UNITED STATES NEWS

Kayakers paddle in Death Valley after rains replenish lake in one of Earth’s driest spots

Feb 23, 2024, 3:30 PM | Updated: 8:10 pm

DEATH VALLEY NATIONAL PARK, Calif. (AP) — Kayakers have been paddling in one of the driest places on Earth after a series of record rainstorms battered California’s Death Valley and replenished Lake Manly.

Park Ranger Nichole Andler said Badwater Basin at Death Valley National Park, which runs along part of central California’s border with Nevada, “is normally a very beautiful, bright white salt flat.”

This year it is a lake.

In the past six months, Death Valley has received more than double its annual rainfall amount, recording more than 4.9 inches (12.45 centimeters) compared to a typical year that gets about 2 inches (5.08 centimeters). Temperatures at or above 130 F (54.44 C) have only been recorded on Earth a handful of times, mostly in Death Valley.

Badwater Basin is the lowest point in North America at 282 feet (85.95 meters) below sea level and has been a favored spot for tourists to take selfies and briefly walk along the white salt flats ringed by sandy-colored mountains.

“It’s the lowest point, in North America. So it’s going to collect water, but to have as much water as we have now — and for it to be as deep and lasting as long as it has — this is extremely uncommon,” Andler said. “If it’s not once-in-a-lifetime, it’s nearly.”

Andler said kayakers should come soon since water levels are expected to drop in a matter of weeks, though the lake “will probably be here into April. If we’re lucky, May. And then it’ll be a muddy, wet mess, and then it’ll dry out into those gorgeous white salt flats.”

On Thursday, Heather Gang of Pahrump, Nevada, and her husband, Bob, were among hundreds of visitors playing in the water. Most waded into the lake, though the couple and others paddled where the water reached up to about a foot (0.3 meters) deep in parts.

“It’s a once-in-a-lifetime opportunity to kayak Lake Manley,” Heather Gang said.

It was a sharp contrast to the Death Valley of the past where they figured they had once stood around the same spot and looked at the chalky salt flats for as far as the eye could see.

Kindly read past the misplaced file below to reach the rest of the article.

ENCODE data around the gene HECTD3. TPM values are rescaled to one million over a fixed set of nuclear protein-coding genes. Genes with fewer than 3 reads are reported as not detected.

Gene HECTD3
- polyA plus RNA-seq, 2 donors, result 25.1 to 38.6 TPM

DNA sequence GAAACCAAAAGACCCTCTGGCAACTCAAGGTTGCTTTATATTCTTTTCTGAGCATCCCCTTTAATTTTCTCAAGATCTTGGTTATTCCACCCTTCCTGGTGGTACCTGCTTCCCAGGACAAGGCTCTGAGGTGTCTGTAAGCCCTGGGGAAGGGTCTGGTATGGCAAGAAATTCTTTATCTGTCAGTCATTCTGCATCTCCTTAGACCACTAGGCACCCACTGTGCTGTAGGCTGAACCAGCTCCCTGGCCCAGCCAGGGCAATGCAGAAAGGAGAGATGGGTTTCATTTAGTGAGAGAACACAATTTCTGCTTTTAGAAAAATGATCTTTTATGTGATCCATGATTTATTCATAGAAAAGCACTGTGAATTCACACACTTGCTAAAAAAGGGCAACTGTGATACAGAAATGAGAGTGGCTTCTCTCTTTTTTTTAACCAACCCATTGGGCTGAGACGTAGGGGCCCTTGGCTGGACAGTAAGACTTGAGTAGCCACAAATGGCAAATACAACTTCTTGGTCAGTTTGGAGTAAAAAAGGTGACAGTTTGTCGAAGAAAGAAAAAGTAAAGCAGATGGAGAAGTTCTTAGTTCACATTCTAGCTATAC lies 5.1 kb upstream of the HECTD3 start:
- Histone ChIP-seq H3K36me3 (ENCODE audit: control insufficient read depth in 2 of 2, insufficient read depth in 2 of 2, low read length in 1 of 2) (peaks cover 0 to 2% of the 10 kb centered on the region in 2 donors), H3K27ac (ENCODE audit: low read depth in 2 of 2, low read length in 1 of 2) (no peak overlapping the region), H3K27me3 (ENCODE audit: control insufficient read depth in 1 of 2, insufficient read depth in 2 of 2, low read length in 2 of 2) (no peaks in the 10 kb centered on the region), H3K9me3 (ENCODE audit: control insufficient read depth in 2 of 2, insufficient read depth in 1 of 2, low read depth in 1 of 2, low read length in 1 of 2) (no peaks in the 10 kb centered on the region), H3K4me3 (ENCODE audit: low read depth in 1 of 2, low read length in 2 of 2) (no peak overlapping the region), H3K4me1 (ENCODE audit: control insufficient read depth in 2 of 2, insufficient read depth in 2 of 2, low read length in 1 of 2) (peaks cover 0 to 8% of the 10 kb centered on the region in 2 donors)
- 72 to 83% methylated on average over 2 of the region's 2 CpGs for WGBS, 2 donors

The couple has been eyeing the lake’s evolution ever since last year’s storms started filling the lake. In the fall, they drove out to see it re-emerge as a lake but they said it wasn’t deep enough for kayaks like now. This time the water reached up to the boardwalk.

The lake, which is currently about six miles (9.66 kilometers) long and three miles (4.83 kilometers) wide, is still nowhere near its original state thousands of years ago after it formed during the Ice Age and covered a significant part of the park and was several hundred feet deep.

Bob Gang said he had heard the lake had filled up to the point that boaters could go on it about 20 years ago, so he didn’t want to miss out on the experience this time.

“It’s a lot of fun,” said Bob Gang, who gave a girl a ride on his kayak. “It’s good to see the little kids out here enjoying this and seeing something totally unique.”

It could be another 20 years before boaters return, he added, but “with climate change, who knows, maybe this will be the normal.”

Guo Yu, an assistant research professor of hydrometeorology at the Nevada-based Desert Research Institute, said the lake’s size is a “simple natural phenomenon.”

It’s linked to a wet winter from a strong El Nino — a natural and occasional warming of part of the Pacific Ocean that can lead to more precipitation than usual in California — plus climate change, which brings more intense atmospheric rivers to the area more frequently, Yu said.

Scientists need to study Lake Manly now, he said, to see if they can harness the water for other uses in the future, such as drinking water throughout the dry Southwest.

Tiffany Pereira, an associate research scientist at the institute, said the lake’s size now can be beneficial to local flora and fauna.

Certain seed species endemic to the area, meaning they only naturally exist in Death Valley, have lain dormant for a decade or more and are now beginning their short-lived life cycle because there is enough water to sustain them.

“They hang out, they do their thing, and as soon as it dries up, that’s it. They’re done,” she said.

For now, friends Trudell Artiglere and Sheri Dee Hopper of Las Vegas will enjoy paddling through the lake. At the end of the day on Thursday, Artiglere said, their salt-encrusted kayaks looked like “glazed donuts.”

___

Dazio reported from Los Angeles. Associated Press writer Julie Watson in San Diego contributed.

United States News

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Kayakers paddle in Death Valley after rains replenish lake in one of Earth’s driest spots